RAW minerals continue to dominate Zimbabwe’s export list amid calls by experts for the government to expedite value addition and beneficiation of the precious commodities.
The Reserve Bank of Zimbabwe (RBZ)’s latest monthly economic review for February 2021 shows that the country’s merchandise exports amounted to US$340.8 million, a 20.5% increase from US$282.9 million recorded in the prior month.
“Compared to the corresponding month in 2020, the February 2021 outturn was 6.8% lower. Developments in the country’s merchandise exports for the period from February 2020 to February 2021.
“The marked increase in monthly exports was underpinned by improvements in mineral export earnings. Notably, the Platinum Group Metals (PGMs), gold and ferro-chromium recorded monthly increases of 26.2%, 40.1% and 75%, respectively,” the update said.
The central bank attributed the surge to investor optimism about global economic recovery due to mass vaccination rollouts.
Topping the list is the platinum group of metals constituting 42.2 % of the exports, gold 22.9%, ferro- chromium 6.8%, Industrial Diamonds 5.1%, coal 1.1% and chromium ore 1%. During the month of February 2021, the country exported the bulk of its products to South Africa (33.7%), followed by the United Arab Emirates (24.9%) and Mozambique (12%).
The current trends continue to manifest at a time when Zimbabwe is targeting a four-fold increase in revenue from minerals by 2023.
The policy document entitled the Strategic Road to the Achievement of US$12 billion by 2023, sees gold exports at US$4 billion and platinum at US$3 billion as the government focuses on “value addition, enhanced investment within the sector, increased productivity and employment creation and increased exports and foreign-currency generation.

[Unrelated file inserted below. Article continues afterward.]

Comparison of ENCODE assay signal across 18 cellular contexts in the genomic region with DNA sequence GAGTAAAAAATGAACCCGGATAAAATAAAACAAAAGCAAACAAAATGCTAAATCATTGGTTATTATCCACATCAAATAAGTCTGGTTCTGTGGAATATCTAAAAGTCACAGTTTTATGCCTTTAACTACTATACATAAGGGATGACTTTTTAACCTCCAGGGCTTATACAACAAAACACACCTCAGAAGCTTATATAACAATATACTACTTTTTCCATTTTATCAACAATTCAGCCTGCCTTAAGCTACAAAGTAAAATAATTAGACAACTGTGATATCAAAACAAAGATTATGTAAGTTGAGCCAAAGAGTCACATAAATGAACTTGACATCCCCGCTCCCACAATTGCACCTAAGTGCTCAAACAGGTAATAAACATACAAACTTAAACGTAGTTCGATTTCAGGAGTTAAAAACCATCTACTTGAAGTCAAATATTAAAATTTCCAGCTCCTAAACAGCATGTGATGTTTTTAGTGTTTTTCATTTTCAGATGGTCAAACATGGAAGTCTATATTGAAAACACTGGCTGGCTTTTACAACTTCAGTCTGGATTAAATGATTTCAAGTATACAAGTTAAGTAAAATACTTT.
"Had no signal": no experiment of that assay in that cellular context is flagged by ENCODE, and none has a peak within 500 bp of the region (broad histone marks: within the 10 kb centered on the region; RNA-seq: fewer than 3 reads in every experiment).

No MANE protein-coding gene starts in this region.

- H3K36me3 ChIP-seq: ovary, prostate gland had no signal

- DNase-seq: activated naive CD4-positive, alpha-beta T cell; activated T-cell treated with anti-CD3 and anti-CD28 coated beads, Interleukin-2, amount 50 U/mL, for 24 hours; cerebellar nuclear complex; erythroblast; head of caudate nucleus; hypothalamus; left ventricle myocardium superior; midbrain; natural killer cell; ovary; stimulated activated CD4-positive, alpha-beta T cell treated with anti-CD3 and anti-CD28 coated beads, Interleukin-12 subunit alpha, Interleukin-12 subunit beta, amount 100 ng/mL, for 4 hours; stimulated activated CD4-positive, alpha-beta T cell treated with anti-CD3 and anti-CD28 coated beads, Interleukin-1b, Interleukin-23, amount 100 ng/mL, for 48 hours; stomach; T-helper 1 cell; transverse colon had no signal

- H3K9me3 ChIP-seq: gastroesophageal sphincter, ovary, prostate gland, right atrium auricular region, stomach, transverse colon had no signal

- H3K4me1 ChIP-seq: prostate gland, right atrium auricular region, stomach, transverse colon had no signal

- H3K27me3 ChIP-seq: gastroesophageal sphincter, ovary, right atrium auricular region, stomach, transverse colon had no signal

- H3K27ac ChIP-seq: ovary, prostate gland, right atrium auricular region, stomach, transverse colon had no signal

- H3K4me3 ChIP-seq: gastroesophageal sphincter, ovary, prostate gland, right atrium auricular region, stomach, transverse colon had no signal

However, experts in the mining sector have criticised the document for failing to mention of an eagerly awaited overhaul of the country’s mining legislation that would be crucial in attracting foreign investment to the industry.
Speaking to The NewsHawks, Southern Africa Resource Watch executive director Claude Kabemba urged the authorities to prioritise the revamping of mineral value chains.
“The country exports raw materials. This is a very disadvantageous model which was inherited from colonialism. For Zimbabwe to draw optimal benefits from its minerals, it needs to achieve the seminal linkages along the value chain. Without developing the local content, it is not possible to fully benefit,” he said.
Asked on the potential envisaged in the US$12 billion mining economy roadmap, the mining expert hinted that the broad strategy is rather opaque.
“Value addition requires a plan, investment and skills. Also you need to prioritise. You can’t add value to all the minerals at the same time. What minerals can you start with? Is it diamonds, gold or platinum or lithium?” he questioned.
Zimbabwe is home to the world’s third-biggest reserves of platinum group metals, and a reinvigorated extractive sector would go a long way in propelling an economic turnaround.